I thought this was a lovely book, cleverly written, but not in a flippant way. I liked the chapter titles; they were simply arrival and destination airport codes, showing locations where the characters began and where they went. The book was short; I finished it easily in a couple of hours, and I want to re-read it to uncover the nuances that I may have missed, and also just to absorb the characters a little more fully. 

I was taken by how much of life the author, David Szalay, was able to put into such a spare novel. The first and final chapters were even more intricate than I realized as I now think more about them, with the child-parent-child relationships the author ties together. Yes, I definitely will re-read this! 

Many thanks to NetGalley and Scribner for an ARC of the book in exchange for my honest review.

5 stars
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When you're looking for a quick read, possibly on a short plane ride, Turbulence is interesting and chaotic. I enjoyed the pacing and thought it was perfect as a palate cleanser between longer novels.
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A woman in her seventies takes a plane ride from London home to Madrid after visiting her son who is being treated for prostate cancer. Normally reticent on flights, the woman, terrified of flying, drinks bloody marys and keeps to herself. However, after ten minutes of extreme turbulence, she and her row mate begin to talk. When she passes out, he quickly goes to the flight attendant who calls for a doctor’s help. 

The unexpected turbulence that causes the woman and her row mate, Cheikh, to interact creates ripples that initiate what amounts to a literary relay race as readers follow a figurative baton around the world. Emphasizing the connectedness of today’s society, the book is structured around flights. Whereas the first chapter ended in Madrid, the second picks up there following a character that somehow had contact with whomever enjoyed the point of view of the previous chapter in a type of benign contagion. In some author’s hands, organizing around flights might be gimmicky, but here, it feels a natural reflection of how accessible travel has become.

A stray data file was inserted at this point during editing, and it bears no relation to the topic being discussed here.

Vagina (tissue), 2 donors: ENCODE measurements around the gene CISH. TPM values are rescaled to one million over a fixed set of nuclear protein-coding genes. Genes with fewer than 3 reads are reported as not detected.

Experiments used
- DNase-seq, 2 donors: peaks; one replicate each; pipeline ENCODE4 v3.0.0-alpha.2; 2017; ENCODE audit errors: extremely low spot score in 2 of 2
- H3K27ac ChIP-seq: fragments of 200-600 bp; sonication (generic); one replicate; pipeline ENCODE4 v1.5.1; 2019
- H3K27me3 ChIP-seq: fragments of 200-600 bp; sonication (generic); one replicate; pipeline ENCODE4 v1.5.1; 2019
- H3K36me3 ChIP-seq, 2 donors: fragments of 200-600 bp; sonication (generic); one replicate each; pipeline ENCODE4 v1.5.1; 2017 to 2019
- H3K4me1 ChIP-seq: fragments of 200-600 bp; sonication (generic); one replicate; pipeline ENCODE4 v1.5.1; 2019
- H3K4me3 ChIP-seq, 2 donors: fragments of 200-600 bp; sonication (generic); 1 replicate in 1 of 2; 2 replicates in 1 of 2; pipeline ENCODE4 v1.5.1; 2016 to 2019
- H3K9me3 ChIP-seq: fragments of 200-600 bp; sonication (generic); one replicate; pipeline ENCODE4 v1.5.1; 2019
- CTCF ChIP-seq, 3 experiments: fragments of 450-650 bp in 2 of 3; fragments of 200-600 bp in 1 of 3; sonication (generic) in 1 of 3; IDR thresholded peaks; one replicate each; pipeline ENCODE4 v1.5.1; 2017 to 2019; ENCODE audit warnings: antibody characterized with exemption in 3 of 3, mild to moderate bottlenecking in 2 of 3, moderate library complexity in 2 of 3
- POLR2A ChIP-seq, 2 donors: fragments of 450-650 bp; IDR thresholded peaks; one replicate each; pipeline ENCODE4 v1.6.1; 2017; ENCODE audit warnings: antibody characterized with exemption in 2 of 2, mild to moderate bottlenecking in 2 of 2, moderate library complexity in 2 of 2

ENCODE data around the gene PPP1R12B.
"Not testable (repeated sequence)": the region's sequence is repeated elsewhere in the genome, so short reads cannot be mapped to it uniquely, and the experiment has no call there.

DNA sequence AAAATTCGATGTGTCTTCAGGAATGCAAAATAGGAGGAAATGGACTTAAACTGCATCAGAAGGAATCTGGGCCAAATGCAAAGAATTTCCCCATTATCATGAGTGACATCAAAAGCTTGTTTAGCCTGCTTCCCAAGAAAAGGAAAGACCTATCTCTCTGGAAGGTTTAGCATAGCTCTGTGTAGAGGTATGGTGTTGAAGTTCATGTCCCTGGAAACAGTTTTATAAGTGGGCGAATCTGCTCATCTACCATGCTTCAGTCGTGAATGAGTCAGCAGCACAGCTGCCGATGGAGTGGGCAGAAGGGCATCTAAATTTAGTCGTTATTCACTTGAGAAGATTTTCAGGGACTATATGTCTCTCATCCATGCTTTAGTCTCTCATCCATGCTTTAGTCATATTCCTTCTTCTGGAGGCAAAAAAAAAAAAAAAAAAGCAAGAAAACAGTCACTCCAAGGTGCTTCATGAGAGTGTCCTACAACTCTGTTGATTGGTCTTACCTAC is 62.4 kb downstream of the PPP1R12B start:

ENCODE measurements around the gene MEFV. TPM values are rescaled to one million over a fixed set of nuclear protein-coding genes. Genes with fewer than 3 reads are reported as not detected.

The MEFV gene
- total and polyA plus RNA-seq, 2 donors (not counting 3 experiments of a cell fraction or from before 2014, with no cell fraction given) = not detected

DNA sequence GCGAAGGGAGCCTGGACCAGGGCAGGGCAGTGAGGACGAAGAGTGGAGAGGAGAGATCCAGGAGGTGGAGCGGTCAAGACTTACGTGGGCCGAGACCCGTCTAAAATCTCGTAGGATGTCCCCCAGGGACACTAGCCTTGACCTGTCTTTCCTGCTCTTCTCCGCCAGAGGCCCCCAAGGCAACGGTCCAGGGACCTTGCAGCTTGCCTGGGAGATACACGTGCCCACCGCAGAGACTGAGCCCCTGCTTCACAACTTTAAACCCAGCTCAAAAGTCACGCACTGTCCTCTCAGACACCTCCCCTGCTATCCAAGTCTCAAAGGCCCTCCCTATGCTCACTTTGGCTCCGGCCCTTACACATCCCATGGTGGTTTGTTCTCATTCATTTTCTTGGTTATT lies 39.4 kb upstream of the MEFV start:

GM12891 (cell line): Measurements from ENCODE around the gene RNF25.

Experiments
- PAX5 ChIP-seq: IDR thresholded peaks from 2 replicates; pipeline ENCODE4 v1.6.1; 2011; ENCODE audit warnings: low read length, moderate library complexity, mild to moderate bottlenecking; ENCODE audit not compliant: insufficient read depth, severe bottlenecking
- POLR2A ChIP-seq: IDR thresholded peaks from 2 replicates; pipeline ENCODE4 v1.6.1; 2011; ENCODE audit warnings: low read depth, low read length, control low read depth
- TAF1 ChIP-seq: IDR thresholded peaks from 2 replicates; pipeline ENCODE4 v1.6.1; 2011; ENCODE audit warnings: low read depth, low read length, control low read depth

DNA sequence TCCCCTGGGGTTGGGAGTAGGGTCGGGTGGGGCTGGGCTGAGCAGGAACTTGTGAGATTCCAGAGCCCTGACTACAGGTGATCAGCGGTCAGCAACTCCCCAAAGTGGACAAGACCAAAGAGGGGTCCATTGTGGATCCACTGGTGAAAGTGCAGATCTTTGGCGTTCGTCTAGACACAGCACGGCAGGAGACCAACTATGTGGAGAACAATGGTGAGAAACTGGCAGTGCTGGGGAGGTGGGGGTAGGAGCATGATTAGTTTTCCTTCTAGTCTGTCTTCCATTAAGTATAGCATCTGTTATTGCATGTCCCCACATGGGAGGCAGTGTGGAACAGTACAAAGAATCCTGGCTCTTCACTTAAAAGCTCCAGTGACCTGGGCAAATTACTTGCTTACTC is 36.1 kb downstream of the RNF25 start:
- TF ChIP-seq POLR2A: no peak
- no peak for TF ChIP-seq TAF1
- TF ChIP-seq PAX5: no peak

Crossing the globe as it does, Turbulence contains a diversity of characters in different settings, socioeconomic conditions, and internal and external conflicts. Although characters come from a range of countries and within those countries live in different environments, to my mind, the prose rang authentic and often eye-opening.

Personally, I love books that have seperate but slightly connected chapters so I was biased towards the book, but as with all books of this structure some characters are so interesting they seem short-changed and as if their story is incomplete and some characters aren’t as interesting or as well-developed as others.